Pacific Gas & Electric Corp ordered to admit guilt for safety violations through ads in papers, TV
27 January 2017
Pacific Gas & Electric Corp (PG&E) had been ordered to take out television and newspaper advertisements announcing that the company was found guilty of violating safety standards in the wake of a 2010 natural gas pipeline explosion that killed eight people.
A San Francisco federal judge yesterday also directed ''high-level personnel'' at the utility to undertake 2,000 hours of community service and sentenced the company to a maximum-allowed fine of $3 million, saying the its crimes were ''very serious and pose great risk to the public safety.''
During a trial last year, prosecutors rejected a proposal to seek a penalty of as much as $562 million.
In an unusual punishment for a corporate crime, the company would be required to place full-page ads in the San Francisco Chronicle and The Wall Street Journalexplaining its offenses and what it would do to prevent future wrongdoing.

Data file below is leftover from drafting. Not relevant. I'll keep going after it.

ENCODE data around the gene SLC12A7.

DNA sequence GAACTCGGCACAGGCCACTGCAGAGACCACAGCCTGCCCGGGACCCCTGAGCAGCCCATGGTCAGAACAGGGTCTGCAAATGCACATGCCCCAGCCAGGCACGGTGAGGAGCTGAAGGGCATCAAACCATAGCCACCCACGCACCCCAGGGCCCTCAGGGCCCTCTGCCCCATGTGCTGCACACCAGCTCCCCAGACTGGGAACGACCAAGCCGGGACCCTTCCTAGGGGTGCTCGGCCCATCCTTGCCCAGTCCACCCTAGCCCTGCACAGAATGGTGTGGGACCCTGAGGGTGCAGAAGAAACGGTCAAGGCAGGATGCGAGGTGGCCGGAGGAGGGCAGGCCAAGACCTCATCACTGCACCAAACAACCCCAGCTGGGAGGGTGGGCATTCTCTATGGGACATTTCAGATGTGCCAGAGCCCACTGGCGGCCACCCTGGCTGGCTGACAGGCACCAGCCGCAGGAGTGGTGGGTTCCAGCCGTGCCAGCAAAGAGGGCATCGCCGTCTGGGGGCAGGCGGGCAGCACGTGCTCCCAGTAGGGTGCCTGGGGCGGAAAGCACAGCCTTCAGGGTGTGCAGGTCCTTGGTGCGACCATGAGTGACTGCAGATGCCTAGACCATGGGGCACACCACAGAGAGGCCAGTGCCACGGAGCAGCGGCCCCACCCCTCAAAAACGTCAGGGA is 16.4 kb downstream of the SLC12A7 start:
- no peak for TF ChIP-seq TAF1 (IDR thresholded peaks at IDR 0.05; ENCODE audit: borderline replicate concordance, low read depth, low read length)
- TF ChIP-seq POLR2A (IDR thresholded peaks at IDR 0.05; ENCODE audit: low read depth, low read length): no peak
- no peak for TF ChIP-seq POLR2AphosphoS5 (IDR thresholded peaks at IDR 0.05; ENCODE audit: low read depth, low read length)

Additionally, it would spend almost $3 million to advertise on TV, which the company said amounted to about 12,500 60-second spots.
US district judge Thelton Henderson said, in addition to the community service requirement for high-level employees, which he said would be monitored by a probation officer, the company as a whole would be required to perform another 8,000 hours of service.
The company had agreed to acknowledge its guilt in newspaper and television advertisements, which would begin within 60 days, Henderson said at the sentencing hearing.
PG&E also accepted the requirement that its employees perform 10,000 hours of community service, including at least 2,000 hours by high-level officials.
''I strongly recommend that this service be in the town of San Bruno to the extent possible,'' Henderson said.
A jury in San Francisco found PG&E guilty in August of failing to properly inspect and repair its aging pipelines, like the one that blew up in San Bruno in September 2010, killing eight people, injuring 58 and destroying 38 homes.